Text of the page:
Because state lawmakers have not agreed on a supplemental budget, the 2016 legislative session will extend into overtime. Earlier this week, Jay Inslee said he would not sign another bill until lawmakers came to an agreement. He threatened to veto all bills on his desk if lawmakers failed to wrap-up session on time.
Well, lawmakers failed. That left our “green” governor with a dilemma. You see, Inslee’s ultimatum left him with two no-win options. He could carry out his threat and deal with the public backlash of deliberately vetoing popular bills. Or, he could break his ultimatum and admit that his threats were hollow.
The first option would leave him with a PR problem on the eve of his re-election battle. The second option just further illustrates the weak leadership that has defined his administration.
Today, we received insight into Inslee’s game plan. And, it appears that Inslee, being the definition of an ineffective, disordered politician, is trying to dance between the two options. Inslee has decided to sign some bills into law and veto others.
Thus far, Inslee has vetoed 27 bills and signed 10 bills. Here’s an example of the type of letters Inslee is sending to lawmakers to explain his veto:
Our green governor is attempting to get himself out of the mistake he made by issuing his ultimatum in the first place. His strategy is to act in a confused manner, following through on his threat in some instances while backing off in others. Ironically, Inslee’s actions only make lawmakers’ jobs more difficult and adds to the time it will take them to wrap-up legislative proceedings once and for all.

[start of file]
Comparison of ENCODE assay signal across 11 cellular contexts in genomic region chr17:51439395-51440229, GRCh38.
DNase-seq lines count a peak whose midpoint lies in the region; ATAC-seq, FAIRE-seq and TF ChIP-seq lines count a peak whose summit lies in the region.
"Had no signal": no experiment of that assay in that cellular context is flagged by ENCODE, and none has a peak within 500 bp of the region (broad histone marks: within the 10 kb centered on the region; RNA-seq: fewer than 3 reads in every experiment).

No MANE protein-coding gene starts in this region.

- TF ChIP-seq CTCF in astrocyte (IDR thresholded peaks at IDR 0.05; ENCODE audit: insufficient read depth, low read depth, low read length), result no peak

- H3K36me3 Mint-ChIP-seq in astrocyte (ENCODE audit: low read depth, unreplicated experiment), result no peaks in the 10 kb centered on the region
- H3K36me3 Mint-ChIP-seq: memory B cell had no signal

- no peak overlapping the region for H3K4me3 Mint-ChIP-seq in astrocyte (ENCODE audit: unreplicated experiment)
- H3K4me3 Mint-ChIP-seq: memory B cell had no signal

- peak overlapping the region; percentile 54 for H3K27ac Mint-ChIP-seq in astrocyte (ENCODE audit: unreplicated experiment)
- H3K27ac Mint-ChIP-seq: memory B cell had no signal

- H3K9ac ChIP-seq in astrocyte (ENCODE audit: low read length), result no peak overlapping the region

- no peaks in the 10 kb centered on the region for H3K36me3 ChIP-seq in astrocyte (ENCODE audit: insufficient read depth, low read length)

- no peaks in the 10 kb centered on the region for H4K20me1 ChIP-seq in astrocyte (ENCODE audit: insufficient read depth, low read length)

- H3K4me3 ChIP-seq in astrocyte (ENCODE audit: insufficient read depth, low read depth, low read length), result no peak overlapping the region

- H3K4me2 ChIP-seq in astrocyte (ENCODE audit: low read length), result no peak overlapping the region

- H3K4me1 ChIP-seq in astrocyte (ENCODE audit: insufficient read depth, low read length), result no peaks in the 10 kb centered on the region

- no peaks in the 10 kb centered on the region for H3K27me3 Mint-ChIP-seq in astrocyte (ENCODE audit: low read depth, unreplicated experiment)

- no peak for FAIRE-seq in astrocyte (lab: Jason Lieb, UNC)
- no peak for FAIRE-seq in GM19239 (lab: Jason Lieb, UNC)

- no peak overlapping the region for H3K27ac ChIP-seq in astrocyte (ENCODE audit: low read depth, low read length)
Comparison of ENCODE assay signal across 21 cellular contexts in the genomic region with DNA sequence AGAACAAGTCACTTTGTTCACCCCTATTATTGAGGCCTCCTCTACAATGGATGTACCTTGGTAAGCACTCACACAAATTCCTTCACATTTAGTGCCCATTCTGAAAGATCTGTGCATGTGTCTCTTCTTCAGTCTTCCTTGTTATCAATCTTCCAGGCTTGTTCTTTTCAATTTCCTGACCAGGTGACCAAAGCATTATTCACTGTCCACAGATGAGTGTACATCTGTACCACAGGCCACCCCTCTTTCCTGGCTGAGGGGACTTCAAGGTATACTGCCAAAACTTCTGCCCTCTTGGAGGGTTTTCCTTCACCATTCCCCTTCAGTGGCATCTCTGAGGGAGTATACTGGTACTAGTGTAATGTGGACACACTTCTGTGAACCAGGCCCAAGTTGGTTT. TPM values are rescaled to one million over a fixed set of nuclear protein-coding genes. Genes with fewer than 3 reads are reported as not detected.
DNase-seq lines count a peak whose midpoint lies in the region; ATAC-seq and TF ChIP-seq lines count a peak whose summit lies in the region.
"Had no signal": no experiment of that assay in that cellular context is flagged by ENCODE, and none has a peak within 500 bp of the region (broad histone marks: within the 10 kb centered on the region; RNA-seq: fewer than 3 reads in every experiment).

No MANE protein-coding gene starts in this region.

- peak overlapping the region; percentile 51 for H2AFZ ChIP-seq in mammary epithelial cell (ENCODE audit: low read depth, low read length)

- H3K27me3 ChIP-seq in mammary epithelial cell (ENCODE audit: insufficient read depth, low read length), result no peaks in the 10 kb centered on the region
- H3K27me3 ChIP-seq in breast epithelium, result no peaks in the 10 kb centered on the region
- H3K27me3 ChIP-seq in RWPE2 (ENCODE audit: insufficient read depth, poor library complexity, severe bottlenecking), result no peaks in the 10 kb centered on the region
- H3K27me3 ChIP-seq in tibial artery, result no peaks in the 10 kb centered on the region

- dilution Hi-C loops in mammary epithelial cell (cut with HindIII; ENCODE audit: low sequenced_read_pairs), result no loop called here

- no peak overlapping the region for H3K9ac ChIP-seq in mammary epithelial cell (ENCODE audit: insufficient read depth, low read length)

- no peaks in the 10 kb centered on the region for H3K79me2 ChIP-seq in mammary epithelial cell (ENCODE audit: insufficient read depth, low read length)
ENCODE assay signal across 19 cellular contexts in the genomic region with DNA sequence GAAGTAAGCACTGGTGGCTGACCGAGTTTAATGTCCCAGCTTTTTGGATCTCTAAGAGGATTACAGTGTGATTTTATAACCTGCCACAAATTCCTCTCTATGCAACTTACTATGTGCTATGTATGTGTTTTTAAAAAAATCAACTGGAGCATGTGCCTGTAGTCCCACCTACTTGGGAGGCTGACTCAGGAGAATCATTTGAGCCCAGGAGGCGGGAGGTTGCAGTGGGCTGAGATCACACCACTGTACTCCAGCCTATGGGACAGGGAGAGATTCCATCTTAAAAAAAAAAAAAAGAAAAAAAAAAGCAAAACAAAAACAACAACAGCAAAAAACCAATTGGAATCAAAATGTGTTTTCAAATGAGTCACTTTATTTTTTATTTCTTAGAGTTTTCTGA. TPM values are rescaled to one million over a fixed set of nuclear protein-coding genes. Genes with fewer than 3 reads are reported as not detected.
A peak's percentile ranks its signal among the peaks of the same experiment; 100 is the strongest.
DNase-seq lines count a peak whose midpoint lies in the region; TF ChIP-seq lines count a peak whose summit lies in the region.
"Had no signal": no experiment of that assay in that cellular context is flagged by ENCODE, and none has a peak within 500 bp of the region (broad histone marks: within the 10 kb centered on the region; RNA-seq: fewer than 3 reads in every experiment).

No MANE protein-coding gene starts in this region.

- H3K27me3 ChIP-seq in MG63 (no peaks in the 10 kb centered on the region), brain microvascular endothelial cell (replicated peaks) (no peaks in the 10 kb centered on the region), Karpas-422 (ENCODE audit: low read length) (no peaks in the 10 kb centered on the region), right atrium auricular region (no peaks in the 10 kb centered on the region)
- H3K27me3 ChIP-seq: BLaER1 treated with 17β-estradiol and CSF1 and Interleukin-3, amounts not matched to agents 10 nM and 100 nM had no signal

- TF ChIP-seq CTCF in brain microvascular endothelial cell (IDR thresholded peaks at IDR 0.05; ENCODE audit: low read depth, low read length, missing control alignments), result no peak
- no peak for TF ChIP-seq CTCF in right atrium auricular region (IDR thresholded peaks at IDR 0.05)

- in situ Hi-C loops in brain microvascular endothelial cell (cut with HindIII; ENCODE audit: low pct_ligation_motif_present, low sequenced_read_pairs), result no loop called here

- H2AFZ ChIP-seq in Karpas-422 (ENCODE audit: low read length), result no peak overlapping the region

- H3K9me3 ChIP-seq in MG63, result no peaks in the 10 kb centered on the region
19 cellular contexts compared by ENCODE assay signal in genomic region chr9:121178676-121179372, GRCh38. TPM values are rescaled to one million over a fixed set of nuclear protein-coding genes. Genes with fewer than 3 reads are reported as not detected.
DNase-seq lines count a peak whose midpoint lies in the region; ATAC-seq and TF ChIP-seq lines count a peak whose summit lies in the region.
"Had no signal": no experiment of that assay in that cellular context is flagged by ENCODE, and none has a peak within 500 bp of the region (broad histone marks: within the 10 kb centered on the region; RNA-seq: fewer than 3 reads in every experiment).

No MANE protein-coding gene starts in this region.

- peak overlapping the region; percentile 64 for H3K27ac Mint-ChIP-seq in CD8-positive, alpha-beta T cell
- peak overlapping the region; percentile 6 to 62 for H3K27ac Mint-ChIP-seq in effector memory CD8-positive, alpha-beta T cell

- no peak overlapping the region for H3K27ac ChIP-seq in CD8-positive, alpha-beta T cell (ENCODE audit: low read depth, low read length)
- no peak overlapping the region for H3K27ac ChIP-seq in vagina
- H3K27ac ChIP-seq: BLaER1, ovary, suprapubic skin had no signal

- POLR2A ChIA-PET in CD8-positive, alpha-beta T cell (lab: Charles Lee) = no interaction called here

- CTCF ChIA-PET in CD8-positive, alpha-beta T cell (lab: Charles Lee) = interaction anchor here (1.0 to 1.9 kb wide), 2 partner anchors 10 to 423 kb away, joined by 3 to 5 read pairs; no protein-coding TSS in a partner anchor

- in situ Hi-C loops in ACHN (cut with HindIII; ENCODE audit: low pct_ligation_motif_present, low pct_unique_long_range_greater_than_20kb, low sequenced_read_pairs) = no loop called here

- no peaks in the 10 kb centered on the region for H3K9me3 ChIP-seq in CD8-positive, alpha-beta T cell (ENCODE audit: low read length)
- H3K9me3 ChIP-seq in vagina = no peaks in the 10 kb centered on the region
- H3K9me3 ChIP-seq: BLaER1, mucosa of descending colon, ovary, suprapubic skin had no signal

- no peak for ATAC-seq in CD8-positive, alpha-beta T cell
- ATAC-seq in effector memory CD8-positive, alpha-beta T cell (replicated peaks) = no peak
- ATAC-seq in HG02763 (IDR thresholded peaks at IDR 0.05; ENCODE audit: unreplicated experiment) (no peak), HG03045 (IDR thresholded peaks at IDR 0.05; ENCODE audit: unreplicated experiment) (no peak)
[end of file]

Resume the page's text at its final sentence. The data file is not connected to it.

Lawmakers worked together to pass these bills. By vetoing them, Inslee is challenging legislators to take time out of the special session to try and override his veto or to reintroduce/re-pass them.
As Shift pointed out, in the end, Inslee only has himself to blame for the lack of an agreement on the supplemental budget. Just like in every session before, Inslee injected his hyper-partisan agenda and D.C.-style politics in Olympia. From public attacks on Senate Republican leaders to pushing his extreme agenda on legislative proceedings, Inslee has acted like an obstructionist. He continues to act like a “player on the field” rather than a leader.
Inslee’s failure to lead is demonstrated by the number of special sessions he has been forced to call. During the course of one term, Inslee will have presided over six special sessions. Comparatively, during the course of two terms, former Gov. Christine Gregoire presided over seven special sessions.
In the past, legislators agreed on budget deals despite Inslee’s failed involvement in negotiations. This year is just more of the same.